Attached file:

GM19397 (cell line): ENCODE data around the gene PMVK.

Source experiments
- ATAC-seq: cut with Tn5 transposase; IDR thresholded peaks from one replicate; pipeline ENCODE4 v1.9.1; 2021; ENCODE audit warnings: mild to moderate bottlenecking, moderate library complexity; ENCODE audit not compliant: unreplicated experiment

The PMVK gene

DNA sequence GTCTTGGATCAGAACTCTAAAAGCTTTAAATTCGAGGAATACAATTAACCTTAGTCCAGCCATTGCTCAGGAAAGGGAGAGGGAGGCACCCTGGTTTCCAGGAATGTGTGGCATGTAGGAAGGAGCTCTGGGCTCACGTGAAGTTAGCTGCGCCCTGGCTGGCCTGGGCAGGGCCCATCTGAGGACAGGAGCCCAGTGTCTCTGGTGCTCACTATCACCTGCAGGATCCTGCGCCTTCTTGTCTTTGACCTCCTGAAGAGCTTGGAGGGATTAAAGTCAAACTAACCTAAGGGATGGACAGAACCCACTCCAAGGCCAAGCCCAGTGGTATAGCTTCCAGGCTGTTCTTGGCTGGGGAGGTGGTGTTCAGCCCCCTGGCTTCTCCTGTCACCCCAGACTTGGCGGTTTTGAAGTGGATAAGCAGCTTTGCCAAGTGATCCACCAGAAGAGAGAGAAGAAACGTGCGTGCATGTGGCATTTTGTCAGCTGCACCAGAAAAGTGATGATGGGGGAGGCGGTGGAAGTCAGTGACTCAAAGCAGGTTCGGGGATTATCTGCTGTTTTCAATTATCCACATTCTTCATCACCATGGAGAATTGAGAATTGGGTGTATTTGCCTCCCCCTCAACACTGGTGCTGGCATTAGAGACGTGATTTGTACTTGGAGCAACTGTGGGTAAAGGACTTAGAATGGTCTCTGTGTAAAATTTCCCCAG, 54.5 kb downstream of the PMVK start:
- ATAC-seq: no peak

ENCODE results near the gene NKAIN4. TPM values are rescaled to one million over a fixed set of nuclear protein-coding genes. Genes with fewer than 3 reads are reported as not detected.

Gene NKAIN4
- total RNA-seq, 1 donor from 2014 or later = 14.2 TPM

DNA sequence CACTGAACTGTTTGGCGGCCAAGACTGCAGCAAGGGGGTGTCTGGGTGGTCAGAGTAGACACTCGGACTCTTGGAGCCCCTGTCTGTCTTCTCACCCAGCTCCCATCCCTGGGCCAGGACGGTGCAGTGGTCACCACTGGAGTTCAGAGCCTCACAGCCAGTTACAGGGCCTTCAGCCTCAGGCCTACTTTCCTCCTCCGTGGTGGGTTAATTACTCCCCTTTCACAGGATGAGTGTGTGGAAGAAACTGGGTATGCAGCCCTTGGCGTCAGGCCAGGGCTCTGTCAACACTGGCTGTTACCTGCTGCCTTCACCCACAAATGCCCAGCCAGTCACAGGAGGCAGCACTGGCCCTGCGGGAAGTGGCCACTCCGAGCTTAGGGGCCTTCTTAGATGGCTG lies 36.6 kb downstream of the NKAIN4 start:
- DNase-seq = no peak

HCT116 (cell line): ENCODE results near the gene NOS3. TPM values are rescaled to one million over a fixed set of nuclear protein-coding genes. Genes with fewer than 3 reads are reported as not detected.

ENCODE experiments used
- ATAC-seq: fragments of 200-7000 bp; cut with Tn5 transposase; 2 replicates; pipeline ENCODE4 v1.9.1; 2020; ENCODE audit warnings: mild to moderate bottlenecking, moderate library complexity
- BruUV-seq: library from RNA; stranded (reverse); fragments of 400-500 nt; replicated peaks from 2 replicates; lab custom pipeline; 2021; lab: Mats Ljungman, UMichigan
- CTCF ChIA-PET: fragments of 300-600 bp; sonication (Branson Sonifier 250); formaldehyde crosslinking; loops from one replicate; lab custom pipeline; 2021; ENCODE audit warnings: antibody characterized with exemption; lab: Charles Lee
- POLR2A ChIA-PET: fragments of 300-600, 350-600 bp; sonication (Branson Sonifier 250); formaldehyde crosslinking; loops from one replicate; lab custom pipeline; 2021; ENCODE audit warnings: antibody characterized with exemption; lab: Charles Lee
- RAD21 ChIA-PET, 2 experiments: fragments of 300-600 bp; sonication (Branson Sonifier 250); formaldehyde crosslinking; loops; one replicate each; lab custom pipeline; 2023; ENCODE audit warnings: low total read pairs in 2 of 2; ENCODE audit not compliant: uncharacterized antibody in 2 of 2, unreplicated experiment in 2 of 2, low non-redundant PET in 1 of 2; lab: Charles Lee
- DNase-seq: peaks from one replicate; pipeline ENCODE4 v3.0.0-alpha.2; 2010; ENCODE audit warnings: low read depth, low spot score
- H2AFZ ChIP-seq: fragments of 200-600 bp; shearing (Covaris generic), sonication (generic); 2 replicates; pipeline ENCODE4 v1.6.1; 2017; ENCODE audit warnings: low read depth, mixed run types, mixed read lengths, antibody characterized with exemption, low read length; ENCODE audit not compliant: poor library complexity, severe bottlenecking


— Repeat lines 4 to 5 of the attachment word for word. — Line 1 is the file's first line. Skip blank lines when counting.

The PMVK gene

DNA sequence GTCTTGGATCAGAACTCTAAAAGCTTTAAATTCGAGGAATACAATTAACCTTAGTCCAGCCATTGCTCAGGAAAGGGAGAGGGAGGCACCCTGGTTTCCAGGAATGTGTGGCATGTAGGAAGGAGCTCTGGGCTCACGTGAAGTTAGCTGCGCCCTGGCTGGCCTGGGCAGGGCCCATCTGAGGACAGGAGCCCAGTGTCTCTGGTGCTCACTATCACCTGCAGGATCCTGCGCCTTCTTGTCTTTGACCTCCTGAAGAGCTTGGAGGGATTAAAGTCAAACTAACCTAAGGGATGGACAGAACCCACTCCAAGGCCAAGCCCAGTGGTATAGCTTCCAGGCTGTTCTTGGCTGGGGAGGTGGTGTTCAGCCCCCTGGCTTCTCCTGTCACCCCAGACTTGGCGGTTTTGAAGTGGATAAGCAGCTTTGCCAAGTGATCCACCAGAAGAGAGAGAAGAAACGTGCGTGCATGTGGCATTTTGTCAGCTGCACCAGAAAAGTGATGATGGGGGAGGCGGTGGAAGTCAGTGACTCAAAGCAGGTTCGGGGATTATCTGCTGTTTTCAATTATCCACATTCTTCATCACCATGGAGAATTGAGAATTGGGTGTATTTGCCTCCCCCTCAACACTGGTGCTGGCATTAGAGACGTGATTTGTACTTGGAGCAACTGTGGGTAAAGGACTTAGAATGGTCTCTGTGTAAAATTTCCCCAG, 54.5 kb downstream of the PMVK start: